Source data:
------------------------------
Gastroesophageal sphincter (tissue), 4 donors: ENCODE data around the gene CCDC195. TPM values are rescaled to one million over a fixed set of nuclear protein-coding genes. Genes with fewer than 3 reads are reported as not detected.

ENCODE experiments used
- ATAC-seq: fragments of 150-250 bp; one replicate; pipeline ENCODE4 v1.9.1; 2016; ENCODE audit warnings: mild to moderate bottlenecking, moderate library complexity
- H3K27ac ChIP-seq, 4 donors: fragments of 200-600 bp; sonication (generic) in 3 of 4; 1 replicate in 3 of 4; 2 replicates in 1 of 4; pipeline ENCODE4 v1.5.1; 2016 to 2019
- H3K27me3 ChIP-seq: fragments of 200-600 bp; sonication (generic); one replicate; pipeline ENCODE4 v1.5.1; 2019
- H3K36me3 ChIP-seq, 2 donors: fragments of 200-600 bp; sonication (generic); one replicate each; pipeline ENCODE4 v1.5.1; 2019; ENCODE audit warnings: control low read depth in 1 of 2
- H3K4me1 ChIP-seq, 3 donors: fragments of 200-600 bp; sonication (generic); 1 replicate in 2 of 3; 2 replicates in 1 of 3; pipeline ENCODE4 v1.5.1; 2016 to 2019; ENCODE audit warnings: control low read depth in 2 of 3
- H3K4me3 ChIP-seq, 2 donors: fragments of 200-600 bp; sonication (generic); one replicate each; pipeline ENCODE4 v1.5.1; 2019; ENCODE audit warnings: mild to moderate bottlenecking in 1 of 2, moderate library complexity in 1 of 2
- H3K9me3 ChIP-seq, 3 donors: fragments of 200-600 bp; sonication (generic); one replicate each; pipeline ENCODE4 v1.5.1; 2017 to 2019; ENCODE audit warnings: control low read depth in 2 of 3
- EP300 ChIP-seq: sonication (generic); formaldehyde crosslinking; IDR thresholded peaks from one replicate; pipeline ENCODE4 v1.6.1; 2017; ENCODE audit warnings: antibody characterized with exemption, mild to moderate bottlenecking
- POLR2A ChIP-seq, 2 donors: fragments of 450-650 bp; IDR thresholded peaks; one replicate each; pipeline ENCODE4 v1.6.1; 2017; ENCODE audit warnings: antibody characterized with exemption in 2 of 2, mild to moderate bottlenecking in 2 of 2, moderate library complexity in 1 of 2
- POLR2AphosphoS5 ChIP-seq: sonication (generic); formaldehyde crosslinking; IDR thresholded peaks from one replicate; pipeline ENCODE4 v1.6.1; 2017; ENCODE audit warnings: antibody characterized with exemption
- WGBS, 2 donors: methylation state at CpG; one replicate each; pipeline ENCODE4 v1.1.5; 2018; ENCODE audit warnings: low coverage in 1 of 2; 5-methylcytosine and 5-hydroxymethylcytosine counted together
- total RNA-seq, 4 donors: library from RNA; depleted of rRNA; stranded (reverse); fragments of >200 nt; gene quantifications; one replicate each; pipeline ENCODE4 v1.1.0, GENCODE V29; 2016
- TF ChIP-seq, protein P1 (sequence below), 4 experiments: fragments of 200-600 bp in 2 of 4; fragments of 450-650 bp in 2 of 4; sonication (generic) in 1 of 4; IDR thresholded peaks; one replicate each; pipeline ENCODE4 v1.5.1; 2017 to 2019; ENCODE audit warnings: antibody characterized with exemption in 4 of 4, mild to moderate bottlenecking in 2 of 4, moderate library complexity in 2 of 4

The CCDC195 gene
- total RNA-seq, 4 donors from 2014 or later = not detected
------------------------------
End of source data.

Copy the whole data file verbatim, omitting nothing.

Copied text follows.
Gastroesophageal sphincter (tissue), 4 donors: ENCODE data around the gene CCDC195. TPM values are rescaled to one million over a fixed set of nuclear protein-coding genes. Genes with fewer than 3 reads are reported as not detected.

ENCODE experiments used
- ATAC-seq: fragments of 150-250 bp; one replicate; pipeline ENCODE4 v1.9.1; 2016; ENCODE audit warnings: mild to moderate bottlenecking, moderate library complexity
- H3K27ac ChIP-seq, 4 donors: fragments of 200-600 bp; sonication (generic) in 3 of 4; 1 replicate in 3 of 4; 2 replicates in 1 of 4; pipeline ENCODE4 v1.5.1; 2016 to 2019
- H3K27me3 ChIP-seq: fragments of 200-600 bp; sonication (generic); one replicate; pipeline ENCODE4 v1.5.1; 2019
- H3K36me3 ChIP-seq, 2 donors: fragments of 200-600 bp; sonication (generic); one replicate each; pipeline ENCODE4 v1.5.1; 2019; ENCODE audit warnings: control low read depth in 1 of 2
- H3K4me1 ChIP-seq, 3 donors: fragments of 200-600 bp; sonication (generic); 1 replicate in 2 of 3; 2 replicates in 1 of 3; pipeline ENCODE4 v1.5.1; 2016 to 2019; ENCODE audit warnings: control low read depth in 2 of 3
- H3K4me3 ChIP-seq, 2 donors: fragments of 200-600 bp; sonication (generic); one replicate each; pipeline ENCODE4 v1.5.1; 2019; ENCODE audit warnings: mild to moderate bottlenecking in 1 of 2, moderate library complexity in 1 of 2
- H3K9me3 ChIP-seq, 3 donors: fragments of 200-600 bp; sonication (generic); one replicate each; pipeline ENCODE4 v1.5.1; 2017 to 2019; ENCODE audit warnings: control low read depth in 2 of 3
- EP300 ChIP-seq: sonication (generic); formaldehyde crosslinking; IDR thresholded peaks from one replicate; pipeline ENCODE4 v1.6.1; 2017; ENCODE audit warnings: antibody characterized with exemption, mild to moderate bottlenecking
- POLR2A ChIP-seq, 2 donors: fragments of 450-650 bp; IDR thresholded peaks; one replicate each; pipeline ENCODE4 v1.6.1; 2017; ENCODE audit warnings: antibody characterized with exemption in 2 of 2, mild to moderate bottlenecking in 2 of 2, moderate library complexity in 1 of 2
- POLR2AphosphoS5 ChIP-seq: sonication (generic); formaldehyde crosslinking; IDR thresholded peaks from one replicate; pipeline ENCODE4 v1.6.1; 2017; ENCODE audit warnings: antibody characterized with exemption
- WGBS, 2 donors: methylation state at CpG; one replicate each; pipeline ENCODE4 v1.1.5; 2018; ENCODE audit warnings: low coverage in 1 of 2; 5-methylcytosine and 5-hydroxymethylcytosine counted together
- total RNA-seq, 4 donors: library from RNA; depleted of rRNA; stranded (reverse); fragments of >200 nt; gene quantifications; one replicate each; pipeline ENCODE4 v1.1.0, GENCODE V29; 2016
- TF ChIP-seq, protein P1 (sequence below), 4 experiments: fragments of 200-600 bp in 2 of 4; fragments of 450-650 bp in 2 of 4; sonication (generic) in 1 of 4; IDR thresholded peaks; one replicate each; pipeline ENCODE4 v1.5.1; 2017 to 2019; ENCODE audit warnings: antibody characterized with exemption in 4 of 4, mild to moderate bottlenecking in 2 of 4, moderate library complexity in 2 of 4

The CCDC195 gene
- total RNA-seq, 4 donors from 2014 or later = not detected